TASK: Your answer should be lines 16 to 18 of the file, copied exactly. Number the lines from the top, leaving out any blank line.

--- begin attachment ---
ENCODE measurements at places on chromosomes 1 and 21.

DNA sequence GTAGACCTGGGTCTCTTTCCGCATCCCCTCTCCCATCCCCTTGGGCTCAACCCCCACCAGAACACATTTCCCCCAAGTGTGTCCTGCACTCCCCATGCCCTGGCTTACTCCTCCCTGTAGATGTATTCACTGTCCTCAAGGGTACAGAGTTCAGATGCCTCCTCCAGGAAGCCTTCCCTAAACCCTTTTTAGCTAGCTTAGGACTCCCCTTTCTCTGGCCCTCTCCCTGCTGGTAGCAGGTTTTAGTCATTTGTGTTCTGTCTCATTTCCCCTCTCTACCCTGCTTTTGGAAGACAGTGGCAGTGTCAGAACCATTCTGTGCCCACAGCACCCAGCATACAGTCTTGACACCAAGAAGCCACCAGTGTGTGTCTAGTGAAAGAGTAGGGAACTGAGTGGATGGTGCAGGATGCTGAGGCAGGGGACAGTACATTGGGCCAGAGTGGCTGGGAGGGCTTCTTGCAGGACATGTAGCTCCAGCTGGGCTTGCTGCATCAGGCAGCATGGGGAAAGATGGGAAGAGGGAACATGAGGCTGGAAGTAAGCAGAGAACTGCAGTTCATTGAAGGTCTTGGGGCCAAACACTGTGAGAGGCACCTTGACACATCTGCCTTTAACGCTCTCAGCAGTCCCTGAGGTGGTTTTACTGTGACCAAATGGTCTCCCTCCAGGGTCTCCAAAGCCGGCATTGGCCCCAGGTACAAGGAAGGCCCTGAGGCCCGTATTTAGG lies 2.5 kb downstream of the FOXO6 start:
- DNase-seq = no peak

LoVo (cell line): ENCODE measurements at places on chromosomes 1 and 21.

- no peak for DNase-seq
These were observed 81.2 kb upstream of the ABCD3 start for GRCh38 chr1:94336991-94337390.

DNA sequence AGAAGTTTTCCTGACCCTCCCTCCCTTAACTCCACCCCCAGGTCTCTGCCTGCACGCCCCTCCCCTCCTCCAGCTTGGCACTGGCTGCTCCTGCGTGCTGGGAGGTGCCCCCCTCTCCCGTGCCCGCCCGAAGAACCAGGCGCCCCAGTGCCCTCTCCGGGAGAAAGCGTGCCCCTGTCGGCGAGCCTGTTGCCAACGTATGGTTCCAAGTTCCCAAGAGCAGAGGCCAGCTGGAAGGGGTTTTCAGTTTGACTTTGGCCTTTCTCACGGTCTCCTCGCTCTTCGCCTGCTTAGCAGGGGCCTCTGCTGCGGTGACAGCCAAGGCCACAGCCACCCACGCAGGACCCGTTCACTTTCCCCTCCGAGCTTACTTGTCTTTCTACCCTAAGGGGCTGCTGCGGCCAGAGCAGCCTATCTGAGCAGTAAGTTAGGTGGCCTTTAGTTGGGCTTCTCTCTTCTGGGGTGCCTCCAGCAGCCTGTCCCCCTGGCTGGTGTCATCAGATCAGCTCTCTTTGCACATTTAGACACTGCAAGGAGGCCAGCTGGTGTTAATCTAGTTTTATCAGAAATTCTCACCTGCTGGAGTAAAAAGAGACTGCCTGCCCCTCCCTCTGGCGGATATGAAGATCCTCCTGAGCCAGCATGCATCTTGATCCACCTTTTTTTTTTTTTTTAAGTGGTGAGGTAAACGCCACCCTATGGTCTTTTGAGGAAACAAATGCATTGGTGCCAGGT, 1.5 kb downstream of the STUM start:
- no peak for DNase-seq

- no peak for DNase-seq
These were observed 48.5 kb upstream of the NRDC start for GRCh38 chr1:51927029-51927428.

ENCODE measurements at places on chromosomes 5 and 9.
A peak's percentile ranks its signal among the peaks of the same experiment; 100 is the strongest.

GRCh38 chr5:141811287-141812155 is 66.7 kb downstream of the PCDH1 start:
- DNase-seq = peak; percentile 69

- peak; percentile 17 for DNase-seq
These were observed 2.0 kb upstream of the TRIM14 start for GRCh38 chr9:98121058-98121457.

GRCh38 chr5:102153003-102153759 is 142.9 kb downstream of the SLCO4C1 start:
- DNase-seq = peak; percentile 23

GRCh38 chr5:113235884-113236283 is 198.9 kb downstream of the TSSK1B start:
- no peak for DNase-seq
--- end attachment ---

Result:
These were observed 2.0 kb upstream of the TRIM14 start for GRCh38 chr9:98121058-98121457.

GRCh38 chr5:102153003-102153759 is 142.9 kb downstream of the SLCO4C1 start:
- DNase-seq = peak; percentile 23